The Diversity of Life

There are an uncountable number of species living on Earth today. Some studies estimate there could be about 8.7 million total, with only a small fraction of those being catalogued so far. One may wonder where they all came from, and how they all seem to be so well adapted to their environment. However, it's easy to see that species are actually not that different from each other, and if one were to categorize species into groups with similar traits, a graph in the shape of a tree can be formed. A family tree.

All living things reproduce. Offspring are never an exact copy of their parents. They are a combination of their parents' traits, but also subtle, random variations. If these random variations didn't occur, then all siblings would be clones! (they'd have identical DNA)

These variations will obviously have an effect on the individual's life. For example, an animal with longer legs would be able to run away from predators faster. An animal with speckled fur may camoflauge themselves, making them less noticable to predators. An animal with a brain containing more neurons may be smarter, and able to predict and avoid danger. These changes do not have to be dramatic, and can be caused by just a random little change in DNA, as always happens when a new organism is being formed. A change is not always benefical either. After all, it is random. For example, an animal born blind will not be able to avoid capture. An animal with a mental disability may not learn to find food. The members of a species who succeed in their environment are the ones who survive, and in turn, reproduce. This next generation of offspring will be similar, and keep the beneficial traits, but they may also be different in some ways, producing variety, and another opportunity for improvement to the species.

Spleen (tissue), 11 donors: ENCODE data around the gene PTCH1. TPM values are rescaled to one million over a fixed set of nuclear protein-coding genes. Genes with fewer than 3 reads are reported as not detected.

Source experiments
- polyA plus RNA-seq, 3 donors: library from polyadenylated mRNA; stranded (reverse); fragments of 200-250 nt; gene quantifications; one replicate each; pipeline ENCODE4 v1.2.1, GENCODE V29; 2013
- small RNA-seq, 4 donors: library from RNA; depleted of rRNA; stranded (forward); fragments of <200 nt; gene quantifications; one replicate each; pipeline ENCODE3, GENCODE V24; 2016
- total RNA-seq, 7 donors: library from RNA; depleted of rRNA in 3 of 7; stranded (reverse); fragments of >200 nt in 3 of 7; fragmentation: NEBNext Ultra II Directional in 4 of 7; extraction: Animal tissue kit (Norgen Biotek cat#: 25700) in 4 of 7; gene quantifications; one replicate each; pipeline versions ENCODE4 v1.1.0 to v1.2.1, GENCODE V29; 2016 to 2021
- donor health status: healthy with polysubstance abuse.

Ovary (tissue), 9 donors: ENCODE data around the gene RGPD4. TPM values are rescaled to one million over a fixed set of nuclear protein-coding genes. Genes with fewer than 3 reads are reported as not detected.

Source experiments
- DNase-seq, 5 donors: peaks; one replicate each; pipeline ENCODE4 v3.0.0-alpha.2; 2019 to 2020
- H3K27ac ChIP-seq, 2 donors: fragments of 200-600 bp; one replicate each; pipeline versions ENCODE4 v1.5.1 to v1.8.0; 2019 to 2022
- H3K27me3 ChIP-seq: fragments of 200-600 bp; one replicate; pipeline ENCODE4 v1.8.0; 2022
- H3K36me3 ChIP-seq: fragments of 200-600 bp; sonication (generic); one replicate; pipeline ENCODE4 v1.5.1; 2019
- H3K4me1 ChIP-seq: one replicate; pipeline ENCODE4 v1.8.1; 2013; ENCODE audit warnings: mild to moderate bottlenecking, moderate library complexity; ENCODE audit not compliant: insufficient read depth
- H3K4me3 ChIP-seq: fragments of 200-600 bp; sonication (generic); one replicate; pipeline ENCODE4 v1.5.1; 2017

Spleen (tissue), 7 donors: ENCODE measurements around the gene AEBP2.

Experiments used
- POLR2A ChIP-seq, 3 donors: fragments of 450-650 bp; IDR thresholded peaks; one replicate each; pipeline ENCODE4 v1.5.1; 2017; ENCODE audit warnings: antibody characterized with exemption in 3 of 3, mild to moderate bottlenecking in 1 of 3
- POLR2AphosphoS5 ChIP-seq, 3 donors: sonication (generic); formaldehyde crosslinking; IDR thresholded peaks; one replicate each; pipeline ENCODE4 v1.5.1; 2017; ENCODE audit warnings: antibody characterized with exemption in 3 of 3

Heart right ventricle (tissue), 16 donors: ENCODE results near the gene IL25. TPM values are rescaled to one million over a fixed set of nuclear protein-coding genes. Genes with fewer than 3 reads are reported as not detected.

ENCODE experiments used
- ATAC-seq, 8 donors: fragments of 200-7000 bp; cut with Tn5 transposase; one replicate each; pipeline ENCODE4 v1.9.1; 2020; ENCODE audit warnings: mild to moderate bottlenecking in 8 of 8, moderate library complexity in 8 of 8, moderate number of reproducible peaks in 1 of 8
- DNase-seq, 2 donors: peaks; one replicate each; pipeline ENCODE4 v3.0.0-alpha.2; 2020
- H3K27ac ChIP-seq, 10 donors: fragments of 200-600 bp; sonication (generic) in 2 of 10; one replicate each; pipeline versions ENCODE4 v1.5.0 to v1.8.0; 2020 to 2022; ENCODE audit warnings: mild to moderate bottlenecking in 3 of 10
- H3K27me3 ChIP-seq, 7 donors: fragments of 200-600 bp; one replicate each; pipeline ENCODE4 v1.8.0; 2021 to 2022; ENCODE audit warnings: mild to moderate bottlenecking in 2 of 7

This depressing concept of weak organisms being less likely to reproduce is referred to as "natural selection". It reminds us that nature is a merciless game with species forming competitive or also co-operative relationships. This is also why a species may seem to be made specially for its habitat. Many small random changes occur over long periods of time, but only the animals with modifications that are useful in that environment will survive to reproduce, creating more creatures like them.

It is important to note that a single organism's DNA does not change during its life; its physical form is relatively constant. Only during reproduction does the DNA have an opportunity to change.

Some people do not see how a process so automatic, yet natural could yeild beings as complex as humans. Yet, here we are. We may not remember our family history all the way back to the first bacteria, but fossils, DNA, and our similarities to other animals give us a pretty clear picture. It's not like we just dropped into existance one day!



Website and all content created by Colin Leitner sfu home